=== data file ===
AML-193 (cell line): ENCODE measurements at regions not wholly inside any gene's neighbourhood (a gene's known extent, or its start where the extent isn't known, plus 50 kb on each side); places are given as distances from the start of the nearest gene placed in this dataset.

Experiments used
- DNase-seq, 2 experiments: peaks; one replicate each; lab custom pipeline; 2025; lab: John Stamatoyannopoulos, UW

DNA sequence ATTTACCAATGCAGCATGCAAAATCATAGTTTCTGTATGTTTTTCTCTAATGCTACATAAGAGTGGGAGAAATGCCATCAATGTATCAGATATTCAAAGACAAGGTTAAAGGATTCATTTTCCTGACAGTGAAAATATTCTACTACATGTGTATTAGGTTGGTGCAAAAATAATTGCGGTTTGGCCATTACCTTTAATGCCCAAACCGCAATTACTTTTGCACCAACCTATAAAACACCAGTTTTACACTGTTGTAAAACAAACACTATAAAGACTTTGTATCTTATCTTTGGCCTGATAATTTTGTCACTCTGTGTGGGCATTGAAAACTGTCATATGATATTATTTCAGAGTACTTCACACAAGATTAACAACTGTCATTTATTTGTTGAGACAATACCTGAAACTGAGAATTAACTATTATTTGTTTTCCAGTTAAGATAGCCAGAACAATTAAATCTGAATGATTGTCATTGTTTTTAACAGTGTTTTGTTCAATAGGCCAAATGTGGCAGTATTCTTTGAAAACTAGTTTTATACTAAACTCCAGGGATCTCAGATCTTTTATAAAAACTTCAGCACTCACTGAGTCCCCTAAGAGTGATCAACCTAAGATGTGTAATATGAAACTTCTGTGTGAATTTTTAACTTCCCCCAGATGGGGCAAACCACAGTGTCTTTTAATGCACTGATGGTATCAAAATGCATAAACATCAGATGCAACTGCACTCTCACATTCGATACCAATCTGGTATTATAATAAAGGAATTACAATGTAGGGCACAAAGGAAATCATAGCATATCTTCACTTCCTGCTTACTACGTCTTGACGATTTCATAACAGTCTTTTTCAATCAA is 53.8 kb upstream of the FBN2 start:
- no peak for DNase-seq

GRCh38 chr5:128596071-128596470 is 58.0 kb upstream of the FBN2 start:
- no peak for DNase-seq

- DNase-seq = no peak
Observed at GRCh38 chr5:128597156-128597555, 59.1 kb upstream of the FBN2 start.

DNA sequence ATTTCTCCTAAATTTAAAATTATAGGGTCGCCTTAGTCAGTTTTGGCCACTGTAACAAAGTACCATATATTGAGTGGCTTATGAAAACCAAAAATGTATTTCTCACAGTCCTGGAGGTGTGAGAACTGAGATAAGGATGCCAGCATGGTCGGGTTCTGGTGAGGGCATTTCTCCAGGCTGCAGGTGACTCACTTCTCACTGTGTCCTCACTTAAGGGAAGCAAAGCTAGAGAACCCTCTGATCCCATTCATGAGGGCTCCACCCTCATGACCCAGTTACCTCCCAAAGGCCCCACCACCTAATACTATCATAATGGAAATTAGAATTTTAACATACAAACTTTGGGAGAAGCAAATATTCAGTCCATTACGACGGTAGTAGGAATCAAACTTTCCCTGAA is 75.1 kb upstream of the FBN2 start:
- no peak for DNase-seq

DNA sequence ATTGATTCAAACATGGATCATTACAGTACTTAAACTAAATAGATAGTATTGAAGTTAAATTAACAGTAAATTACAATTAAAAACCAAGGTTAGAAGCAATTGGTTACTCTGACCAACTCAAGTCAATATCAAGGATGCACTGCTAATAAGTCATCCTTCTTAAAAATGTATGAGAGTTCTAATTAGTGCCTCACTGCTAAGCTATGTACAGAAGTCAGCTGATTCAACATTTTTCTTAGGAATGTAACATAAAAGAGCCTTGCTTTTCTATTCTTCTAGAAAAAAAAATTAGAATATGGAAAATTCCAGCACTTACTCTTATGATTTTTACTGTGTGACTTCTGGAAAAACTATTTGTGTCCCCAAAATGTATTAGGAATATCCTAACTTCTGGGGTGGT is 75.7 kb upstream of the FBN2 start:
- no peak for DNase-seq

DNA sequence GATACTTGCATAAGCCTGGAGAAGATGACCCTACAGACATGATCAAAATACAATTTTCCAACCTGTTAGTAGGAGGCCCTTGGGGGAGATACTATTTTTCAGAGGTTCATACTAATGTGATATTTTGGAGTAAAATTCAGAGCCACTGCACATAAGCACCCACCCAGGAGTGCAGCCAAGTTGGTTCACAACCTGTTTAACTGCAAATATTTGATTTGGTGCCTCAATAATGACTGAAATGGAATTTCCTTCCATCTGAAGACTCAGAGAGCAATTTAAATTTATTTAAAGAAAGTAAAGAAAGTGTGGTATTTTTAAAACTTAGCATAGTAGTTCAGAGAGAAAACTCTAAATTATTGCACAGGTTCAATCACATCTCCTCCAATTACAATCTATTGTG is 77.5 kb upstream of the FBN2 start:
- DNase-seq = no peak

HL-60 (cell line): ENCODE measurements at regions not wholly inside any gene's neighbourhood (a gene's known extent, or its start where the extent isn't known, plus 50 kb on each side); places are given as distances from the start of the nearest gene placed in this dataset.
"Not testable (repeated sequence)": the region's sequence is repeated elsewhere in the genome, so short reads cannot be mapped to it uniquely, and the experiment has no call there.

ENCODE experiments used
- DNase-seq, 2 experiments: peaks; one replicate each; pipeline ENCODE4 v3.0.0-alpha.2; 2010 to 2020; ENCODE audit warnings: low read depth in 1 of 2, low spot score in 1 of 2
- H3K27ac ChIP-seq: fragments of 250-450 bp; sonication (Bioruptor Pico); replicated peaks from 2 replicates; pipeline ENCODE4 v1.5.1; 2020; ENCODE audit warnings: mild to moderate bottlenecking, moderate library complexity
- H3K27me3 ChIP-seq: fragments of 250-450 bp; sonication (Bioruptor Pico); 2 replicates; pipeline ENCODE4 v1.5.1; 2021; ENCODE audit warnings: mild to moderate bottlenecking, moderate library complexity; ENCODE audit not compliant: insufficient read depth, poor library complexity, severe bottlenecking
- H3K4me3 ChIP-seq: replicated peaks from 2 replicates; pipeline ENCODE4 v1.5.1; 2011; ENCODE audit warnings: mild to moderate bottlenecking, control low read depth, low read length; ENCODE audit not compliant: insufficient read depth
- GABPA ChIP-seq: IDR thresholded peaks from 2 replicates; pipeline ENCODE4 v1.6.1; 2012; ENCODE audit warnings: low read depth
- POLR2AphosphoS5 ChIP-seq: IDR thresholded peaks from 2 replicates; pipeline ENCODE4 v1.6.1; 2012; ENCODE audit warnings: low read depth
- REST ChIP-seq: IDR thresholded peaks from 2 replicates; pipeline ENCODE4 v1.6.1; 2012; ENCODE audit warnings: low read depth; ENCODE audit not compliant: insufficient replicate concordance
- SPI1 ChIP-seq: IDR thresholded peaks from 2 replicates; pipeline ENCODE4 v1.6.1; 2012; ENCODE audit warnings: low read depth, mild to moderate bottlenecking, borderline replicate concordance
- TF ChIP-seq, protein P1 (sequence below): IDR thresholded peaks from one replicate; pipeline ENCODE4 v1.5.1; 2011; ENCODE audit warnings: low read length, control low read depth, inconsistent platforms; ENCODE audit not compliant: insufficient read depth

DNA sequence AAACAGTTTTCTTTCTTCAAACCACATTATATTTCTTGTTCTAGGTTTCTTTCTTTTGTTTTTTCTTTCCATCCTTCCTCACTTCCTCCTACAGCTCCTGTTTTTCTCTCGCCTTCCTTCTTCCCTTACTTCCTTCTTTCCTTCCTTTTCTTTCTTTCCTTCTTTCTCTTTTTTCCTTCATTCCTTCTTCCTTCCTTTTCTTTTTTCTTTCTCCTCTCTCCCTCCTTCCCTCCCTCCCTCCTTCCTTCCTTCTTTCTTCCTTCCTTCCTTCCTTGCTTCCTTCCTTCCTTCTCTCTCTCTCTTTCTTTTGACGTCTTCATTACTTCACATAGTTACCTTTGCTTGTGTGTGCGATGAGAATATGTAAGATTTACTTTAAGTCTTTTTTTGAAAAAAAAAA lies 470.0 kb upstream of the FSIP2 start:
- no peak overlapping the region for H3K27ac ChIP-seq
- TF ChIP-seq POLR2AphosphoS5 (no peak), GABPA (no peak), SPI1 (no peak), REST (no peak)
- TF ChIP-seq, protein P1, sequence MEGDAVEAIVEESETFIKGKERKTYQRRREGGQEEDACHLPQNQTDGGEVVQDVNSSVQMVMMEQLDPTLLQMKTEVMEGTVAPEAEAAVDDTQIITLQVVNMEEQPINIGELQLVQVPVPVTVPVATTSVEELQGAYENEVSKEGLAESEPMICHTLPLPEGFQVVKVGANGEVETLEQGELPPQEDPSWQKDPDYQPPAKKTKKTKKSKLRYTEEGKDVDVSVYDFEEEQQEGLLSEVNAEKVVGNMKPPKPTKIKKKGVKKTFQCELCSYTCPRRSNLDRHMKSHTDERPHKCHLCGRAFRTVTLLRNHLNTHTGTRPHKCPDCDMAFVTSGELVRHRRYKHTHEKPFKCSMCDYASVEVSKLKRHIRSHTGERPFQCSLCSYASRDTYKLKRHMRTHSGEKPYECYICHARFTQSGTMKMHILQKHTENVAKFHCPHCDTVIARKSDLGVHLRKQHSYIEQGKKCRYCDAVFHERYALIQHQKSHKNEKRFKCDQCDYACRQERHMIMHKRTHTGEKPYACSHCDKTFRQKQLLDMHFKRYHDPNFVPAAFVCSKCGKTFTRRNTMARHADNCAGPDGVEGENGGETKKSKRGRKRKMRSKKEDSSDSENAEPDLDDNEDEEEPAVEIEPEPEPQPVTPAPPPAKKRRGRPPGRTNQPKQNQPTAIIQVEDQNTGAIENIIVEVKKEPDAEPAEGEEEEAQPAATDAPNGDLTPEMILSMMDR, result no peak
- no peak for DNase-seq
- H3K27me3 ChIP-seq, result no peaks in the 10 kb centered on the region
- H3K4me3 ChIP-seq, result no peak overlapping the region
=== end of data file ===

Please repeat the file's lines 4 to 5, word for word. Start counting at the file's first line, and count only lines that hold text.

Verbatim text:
DNA sequence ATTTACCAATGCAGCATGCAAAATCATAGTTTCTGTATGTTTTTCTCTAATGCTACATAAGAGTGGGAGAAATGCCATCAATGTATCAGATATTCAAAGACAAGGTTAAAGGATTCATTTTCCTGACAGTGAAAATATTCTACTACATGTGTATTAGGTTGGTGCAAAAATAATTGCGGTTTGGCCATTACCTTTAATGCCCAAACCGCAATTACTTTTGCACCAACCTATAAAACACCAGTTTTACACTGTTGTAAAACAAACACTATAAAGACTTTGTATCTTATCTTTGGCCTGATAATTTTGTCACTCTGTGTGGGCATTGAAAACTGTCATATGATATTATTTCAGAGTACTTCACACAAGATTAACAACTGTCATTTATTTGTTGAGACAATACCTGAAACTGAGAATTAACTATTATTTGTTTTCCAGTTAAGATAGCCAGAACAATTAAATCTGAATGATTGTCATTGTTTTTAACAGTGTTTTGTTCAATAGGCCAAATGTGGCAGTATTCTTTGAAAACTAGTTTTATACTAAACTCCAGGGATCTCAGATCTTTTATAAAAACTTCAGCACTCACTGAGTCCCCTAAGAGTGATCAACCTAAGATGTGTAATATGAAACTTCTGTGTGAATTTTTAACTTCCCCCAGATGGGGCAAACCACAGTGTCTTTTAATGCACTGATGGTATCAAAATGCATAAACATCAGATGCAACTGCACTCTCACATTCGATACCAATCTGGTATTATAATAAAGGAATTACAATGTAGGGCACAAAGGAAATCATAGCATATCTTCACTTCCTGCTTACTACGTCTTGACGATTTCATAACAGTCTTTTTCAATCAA is 53.8 kb upstream of the FBN2 start:
- no peak for DNase-seq